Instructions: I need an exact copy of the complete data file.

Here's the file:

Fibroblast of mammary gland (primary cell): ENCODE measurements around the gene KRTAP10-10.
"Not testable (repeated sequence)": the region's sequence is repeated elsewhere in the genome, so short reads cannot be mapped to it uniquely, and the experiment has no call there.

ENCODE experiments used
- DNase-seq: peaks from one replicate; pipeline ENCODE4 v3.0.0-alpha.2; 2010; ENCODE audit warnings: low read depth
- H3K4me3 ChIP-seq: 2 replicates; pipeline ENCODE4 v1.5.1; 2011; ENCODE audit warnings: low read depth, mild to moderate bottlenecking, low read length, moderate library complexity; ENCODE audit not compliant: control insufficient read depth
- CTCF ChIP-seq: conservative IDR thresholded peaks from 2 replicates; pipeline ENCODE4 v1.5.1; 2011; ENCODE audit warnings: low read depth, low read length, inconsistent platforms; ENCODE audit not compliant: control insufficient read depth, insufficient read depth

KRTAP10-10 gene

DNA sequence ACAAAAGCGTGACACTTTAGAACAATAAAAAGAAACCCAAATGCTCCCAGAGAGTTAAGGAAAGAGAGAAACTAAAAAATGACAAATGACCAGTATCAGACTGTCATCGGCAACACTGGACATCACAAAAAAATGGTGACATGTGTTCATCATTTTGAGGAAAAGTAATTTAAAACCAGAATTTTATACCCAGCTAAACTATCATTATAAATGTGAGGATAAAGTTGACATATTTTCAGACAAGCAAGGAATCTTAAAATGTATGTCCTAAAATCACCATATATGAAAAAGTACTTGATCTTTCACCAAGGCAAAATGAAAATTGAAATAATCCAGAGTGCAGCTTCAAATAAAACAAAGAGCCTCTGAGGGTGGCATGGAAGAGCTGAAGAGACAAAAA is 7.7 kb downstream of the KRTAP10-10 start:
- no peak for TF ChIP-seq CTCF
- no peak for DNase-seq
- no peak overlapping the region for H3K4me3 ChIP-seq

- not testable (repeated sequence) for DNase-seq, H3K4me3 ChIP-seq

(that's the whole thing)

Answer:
Fibroblast of mammary gland (primary cell): ENCODE measurements around the gene KRTAP10-10.
"Not testable (repeated sequence)": the region's sequence is repeated elsewhere in the genome, so short reads cannot be mapped to it uniquely, and the experiment has no call there.

ENCODE experiments used
- DNase-seq: peaks from one replicate; pipeline ENCODE4 v3.0.0-alpha.2; 2010; ENCODE audit warnings: low read depth
- H3K4me3 ChIP-seq: 2 replicates; pipeline ENCODE4 v1.5.1; 2011; ENCODE audit warnings: low read depth, mild to moderate bottlenecking, low read length, moderate library complexity; ENCODE audit not compliant: control insufficient read depth
- CTCF ChIP-seq: conservative IDR thresholded peaks from 2 replicates; pipeline ENCODE4 v1.5.1; 2011; ENCODE audit warnings: low read depth, low read length, inconsistent platforms; ENCODE audit not compliant: control insufficient read depth, insufficient read depth

KRTAP10-10 gene

DNA sequence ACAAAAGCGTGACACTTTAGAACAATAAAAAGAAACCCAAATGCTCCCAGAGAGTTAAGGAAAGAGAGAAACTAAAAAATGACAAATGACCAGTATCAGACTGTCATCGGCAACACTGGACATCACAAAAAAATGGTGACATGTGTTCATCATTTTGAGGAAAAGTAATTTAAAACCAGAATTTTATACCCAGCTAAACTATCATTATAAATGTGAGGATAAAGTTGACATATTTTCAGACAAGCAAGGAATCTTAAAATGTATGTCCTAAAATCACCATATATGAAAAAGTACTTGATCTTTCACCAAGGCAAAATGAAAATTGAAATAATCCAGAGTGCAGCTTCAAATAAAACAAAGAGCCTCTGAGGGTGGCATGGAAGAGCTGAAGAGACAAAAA is 7.7 kb downstream of the KRTAP10-10 start:
- no peak for TF ChIP-seq CTCF
- no peak for DNase-seq
- no peak overlapping the region for H3K4me3 ChIP-seq

- not testable (repeated sequence) for DNase-seq, H3K4me3 ChIP-seq